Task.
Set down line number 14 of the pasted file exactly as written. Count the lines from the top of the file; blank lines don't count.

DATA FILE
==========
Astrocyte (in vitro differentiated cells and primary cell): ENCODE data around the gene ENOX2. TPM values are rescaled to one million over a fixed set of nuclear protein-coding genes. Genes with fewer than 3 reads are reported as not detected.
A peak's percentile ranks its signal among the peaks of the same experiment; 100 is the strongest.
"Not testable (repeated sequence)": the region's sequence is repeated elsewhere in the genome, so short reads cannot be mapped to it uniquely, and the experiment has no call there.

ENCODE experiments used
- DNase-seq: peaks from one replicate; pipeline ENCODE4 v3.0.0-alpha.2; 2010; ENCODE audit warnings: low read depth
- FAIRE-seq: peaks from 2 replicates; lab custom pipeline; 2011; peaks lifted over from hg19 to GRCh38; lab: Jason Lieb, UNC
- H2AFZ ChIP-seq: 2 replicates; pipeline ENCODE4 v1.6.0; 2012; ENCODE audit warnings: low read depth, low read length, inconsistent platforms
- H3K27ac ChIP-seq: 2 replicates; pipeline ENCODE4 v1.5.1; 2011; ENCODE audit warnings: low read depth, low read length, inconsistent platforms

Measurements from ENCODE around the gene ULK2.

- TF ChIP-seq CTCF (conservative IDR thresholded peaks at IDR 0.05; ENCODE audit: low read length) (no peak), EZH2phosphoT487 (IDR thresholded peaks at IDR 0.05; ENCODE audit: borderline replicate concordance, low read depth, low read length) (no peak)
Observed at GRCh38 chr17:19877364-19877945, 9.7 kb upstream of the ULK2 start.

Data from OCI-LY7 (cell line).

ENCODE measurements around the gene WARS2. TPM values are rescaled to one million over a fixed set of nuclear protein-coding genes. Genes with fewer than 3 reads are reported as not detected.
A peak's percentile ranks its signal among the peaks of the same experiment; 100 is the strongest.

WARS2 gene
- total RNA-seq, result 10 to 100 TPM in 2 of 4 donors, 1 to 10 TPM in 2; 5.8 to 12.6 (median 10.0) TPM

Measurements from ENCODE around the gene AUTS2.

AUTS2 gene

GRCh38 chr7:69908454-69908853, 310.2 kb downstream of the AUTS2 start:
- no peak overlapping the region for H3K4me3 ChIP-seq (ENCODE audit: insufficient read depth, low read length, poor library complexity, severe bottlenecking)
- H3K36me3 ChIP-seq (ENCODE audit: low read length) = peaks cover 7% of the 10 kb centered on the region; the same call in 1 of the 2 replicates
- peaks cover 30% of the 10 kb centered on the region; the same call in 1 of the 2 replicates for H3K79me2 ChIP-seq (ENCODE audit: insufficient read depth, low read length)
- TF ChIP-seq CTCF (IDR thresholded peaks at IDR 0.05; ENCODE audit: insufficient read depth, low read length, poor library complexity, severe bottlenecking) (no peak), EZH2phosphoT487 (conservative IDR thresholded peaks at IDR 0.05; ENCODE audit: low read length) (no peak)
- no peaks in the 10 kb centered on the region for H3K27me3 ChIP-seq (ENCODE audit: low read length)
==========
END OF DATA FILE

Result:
A peak's percentile ranks its signal among the peaks of the same experiment; 100 is the strongest.